Beyond the happy mystery

5 Jul 2011

AustralianPlays.org talks to emerging playwright Joanna Erskine


 

Nothing can prepare you for the writing and rehearsal of a full-length play. There are so many layers, characters are so fleshed out, deep chasms can appear which need to be solved, which in short plays can often remain a happy mystery.

 

Joanna Erskine is an emerging playwright based in Sydney. Her writing career began after winning the 2002 Sydney Theatre Company Young Playwrights Award for her first play Waiting for the 9.07, directed by Geordie Brookman and starring Geoff Morrell and Rebecca Massey.

Since then, she has had numerous short plays produced and in 2008 was selected for Playwriting Australia’s National Script Workshop in Canberra for her first full-length work, K.I.J.E.

K.I.J.E. will be presented in July as part of Tamarama Rock Surfers 2011 season.

Joanna writes a blog focusing on playwriting, Cluster.

 


 

K.I.J.E. is your first produced full-length play. How many short plays have you had produced?

I'd say I’ve written about 15 short plays and plenty of monologues and shorter pieces, and I’m lucky to have most of them produced or performed as staged readings.

Some of the productions have been for atyp (Tell It Like It Isn’t – my monologue Boot), Brand Spanking New at the New Theatre (Little Mouse and Ham And Eg), Slide Bar for Four Faces of Love (Bye Bye Baby), short pieces for Stories from the 428 at Sidetrack Theatre, NIDA Parade Space (Clippings), Griffin Theatre’s 24 hour play generator (Foot) and the ones I directed myself while at Macquarie University. I have also co-written one of Bell Shakespeare’s touring Actors At Work plays for 2011 (Midsummer Madness). My first play was Waiting for the 9.07 which was staged by STC in Wharf 1 as winner of the STC Young Playwrights Award.

All of these productions have been amongst a collection of plays, and with that comes the security of knowing the audience isn’t there just to see your work. That’s not the case for K.I.J.E. which is slightly terrifying!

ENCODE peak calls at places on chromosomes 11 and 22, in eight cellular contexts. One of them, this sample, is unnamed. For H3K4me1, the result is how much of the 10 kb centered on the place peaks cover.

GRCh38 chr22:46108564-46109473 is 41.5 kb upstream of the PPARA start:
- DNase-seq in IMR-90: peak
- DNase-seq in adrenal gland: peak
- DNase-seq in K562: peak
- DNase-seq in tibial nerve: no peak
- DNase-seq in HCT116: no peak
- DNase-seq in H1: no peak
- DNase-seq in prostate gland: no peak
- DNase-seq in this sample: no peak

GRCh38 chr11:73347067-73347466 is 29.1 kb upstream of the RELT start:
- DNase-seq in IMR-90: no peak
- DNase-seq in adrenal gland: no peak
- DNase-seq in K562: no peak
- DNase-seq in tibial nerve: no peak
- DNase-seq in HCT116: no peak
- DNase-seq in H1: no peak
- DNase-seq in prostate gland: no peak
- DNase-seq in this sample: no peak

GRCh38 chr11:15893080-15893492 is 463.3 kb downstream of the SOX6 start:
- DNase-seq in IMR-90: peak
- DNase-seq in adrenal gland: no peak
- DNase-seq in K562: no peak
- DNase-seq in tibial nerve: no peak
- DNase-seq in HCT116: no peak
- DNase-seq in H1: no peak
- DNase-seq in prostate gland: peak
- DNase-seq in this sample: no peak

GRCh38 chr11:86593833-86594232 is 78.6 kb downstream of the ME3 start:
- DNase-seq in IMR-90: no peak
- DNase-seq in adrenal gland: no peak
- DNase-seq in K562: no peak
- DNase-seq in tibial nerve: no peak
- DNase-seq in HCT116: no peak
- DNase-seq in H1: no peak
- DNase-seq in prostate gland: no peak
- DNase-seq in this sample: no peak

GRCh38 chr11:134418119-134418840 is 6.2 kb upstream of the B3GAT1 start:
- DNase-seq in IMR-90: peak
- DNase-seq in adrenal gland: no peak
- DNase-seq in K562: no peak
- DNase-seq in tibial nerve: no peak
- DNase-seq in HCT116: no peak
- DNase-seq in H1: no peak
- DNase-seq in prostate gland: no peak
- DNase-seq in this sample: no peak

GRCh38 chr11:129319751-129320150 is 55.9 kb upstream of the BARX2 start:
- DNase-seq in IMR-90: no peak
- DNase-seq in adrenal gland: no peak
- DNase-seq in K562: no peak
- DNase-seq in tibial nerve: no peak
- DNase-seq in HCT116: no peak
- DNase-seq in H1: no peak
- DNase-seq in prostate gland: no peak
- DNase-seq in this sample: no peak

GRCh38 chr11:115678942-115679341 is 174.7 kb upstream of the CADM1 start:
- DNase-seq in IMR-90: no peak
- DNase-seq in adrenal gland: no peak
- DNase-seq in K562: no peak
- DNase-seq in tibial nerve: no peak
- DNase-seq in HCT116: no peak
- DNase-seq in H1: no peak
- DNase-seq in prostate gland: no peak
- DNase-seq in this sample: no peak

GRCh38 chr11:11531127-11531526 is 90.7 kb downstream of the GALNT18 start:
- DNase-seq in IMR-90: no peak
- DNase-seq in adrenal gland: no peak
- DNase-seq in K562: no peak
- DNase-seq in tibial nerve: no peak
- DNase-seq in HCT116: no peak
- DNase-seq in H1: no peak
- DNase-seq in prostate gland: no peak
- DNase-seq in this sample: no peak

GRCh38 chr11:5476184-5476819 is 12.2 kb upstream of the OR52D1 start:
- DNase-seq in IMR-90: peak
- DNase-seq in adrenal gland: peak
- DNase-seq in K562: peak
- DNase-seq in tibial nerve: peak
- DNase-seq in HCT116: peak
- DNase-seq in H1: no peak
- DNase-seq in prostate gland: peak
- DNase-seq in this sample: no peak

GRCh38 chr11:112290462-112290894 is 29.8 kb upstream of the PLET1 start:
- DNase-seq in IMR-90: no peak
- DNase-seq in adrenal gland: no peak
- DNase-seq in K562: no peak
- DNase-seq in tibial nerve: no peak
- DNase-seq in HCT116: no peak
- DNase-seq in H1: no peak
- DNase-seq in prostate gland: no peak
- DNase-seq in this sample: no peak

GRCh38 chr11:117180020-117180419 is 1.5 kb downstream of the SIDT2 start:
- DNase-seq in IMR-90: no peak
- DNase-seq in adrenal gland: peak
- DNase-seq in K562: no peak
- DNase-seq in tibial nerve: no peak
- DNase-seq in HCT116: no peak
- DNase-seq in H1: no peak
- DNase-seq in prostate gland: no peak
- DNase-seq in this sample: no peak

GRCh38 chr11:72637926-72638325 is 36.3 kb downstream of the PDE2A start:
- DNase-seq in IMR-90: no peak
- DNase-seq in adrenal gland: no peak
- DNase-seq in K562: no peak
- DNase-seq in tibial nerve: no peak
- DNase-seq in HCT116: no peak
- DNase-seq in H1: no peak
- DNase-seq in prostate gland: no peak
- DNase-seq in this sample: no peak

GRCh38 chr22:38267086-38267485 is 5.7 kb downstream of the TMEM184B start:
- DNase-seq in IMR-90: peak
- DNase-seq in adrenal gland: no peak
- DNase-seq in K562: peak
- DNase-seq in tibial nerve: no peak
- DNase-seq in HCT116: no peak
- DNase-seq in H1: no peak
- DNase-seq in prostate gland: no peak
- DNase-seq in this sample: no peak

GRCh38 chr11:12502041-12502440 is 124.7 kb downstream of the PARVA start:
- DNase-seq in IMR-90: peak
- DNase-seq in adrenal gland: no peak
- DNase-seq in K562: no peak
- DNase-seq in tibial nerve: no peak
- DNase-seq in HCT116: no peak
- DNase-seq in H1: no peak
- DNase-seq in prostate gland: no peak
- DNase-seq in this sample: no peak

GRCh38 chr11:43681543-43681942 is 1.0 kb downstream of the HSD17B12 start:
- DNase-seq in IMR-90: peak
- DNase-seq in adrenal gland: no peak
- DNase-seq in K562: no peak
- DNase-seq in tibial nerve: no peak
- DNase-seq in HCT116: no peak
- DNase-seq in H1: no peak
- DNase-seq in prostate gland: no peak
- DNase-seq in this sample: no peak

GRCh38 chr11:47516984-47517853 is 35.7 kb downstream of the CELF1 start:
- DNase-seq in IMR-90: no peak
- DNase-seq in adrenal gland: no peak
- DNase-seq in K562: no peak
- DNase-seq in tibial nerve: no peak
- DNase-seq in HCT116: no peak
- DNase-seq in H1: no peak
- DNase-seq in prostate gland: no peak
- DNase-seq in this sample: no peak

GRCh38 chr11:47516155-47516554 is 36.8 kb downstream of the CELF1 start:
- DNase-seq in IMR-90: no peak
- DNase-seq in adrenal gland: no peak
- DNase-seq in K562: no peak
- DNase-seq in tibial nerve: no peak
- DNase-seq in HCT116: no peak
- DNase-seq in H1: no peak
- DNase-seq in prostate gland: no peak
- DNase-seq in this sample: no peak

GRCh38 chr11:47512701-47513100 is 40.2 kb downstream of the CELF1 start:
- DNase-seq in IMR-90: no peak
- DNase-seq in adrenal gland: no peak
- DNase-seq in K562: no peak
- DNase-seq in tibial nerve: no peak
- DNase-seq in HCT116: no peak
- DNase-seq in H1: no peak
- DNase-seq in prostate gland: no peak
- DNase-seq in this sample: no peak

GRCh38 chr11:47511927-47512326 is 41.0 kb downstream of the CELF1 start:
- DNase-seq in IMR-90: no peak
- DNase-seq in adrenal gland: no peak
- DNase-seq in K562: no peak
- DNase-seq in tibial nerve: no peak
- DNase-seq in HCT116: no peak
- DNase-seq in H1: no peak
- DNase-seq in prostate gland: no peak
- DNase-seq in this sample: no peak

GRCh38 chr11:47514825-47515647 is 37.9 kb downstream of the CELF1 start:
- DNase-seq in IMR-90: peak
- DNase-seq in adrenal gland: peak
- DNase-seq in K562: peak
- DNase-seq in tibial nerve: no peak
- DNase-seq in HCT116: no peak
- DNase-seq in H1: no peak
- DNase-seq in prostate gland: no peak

Were there some key lessons you took from those experiences? What has it been like making the transition to a longer form?

As I've discovered, nothing can prepare you for the writing and rehearsal of a full-length play. With full-length plays there are so many layers, characters are so fleshed out, deep chasms can appear which need to be solved, which in short plays can often remain a happy mystery for an audience. There’s so much more room for error and so a great deal of work goes into clarity of plot, character and detail. With short plays, the rehearsal process is a quick one and there is often no time to deconstruct the play as you would a full-length, so you rehearse what’s on the page and make minor changes as necessary. It’s also much more of an emotional process, as in the case of K.I.J.E., these characters have been with me for four years and finally seeing them come to life, and sometimes do things you never thought they would do, is challenging but exciting.

 

 

I became fascinated by the horrific images that emerged several years ago of US and Australian soldiers in the Middle East jokingly posing with mutilated bodies...

Actor TJ Power (photograph by Caitlin Porter)

 

 

The inspiration behind K.I.J.E. is unusual, being Yury Tynanov’s 1927 novella Lieutenant Kije. How did this concept present itself to you? How do you imagine your way into a setting and characters that are fairly removed from your own life?